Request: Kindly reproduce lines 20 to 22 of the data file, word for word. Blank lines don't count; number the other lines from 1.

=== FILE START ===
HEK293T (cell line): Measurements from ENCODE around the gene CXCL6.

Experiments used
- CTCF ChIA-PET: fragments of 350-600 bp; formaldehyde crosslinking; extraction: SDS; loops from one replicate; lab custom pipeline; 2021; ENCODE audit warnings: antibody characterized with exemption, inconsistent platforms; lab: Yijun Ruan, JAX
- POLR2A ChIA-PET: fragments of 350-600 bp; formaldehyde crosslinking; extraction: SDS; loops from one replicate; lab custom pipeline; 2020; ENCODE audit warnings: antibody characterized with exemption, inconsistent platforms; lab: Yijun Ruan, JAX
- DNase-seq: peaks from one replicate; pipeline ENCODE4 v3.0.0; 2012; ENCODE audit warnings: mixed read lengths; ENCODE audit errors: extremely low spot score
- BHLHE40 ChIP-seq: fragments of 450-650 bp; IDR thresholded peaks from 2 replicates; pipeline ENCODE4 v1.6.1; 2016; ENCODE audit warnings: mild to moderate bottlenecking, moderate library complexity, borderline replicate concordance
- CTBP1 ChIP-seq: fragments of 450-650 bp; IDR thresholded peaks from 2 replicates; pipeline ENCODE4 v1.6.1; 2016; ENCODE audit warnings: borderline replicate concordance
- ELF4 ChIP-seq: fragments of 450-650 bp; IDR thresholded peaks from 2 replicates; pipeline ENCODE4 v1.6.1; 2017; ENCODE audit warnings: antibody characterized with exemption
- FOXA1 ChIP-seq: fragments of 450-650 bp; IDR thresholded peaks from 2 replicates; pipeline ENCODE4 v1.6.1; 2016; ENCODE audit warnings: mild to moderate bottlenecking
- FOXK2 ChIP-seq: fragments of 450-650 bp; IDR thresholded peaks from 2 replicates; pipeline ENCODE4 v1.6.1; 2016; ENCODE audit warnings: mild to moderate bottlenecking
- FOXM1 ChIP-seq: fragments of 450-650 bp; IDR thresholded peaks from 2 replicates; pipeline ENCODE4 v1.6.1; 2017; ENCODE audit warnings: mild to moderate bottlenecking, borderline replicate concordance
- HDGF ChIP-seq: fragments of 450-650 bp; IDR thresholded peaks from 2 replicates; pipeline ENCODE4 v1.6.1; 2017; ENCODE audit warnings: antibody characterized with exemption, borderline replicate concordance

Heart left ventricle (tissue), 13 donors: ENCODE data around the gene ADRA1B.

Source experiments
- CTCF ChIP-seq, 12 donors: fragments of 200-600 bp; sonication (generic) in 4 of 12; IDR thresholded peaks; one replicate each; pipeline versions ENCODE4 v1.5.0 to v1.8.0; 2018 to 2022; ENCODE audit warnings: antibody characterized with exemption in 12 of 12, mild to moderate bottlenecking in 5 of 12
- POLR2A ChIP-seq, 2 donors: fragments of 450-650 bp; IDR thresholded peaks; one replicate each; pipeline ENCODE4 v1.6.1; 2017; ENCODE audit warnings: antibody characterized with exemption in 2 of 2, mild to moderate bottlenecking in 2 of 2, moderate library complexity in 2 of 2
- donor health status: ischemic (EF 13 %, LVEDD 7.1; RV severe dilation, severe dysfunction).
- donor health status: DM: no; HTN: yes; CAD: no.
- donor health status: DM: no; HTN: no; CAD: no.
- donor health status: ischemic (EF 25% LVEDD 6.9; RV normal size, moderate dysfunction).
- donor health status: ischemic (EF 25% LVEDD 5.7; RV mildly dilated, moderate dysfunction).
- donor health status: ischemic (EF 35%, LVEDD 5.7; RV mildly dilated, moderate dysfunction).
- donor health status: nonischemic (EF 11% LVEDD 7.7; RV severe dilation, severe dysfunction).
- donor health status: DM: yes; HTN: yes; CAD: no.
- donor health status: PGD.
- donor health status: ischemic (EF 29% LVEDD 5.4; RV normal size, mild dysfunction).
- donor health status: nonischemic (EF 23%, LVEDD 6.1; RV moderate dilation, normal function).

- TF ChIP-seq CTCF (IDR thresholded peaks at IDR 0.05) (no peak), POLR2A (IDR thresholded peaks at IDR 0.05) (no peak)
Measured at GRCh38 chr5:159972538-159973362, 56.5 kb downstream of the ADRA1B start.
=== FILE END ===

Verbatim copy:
- donor health status: ischemic (EF 25% LVEDD 6.9; RV normal size, moderate dysfunction).
- donor health status: ischemic (EF 25% LVEDD 5.7; RV mildly dilated, moderate dysfunction).
- donor health status: ischemic (EF 35%, LVEDD 5.7; RV mildly dilated, moderate dysfunction).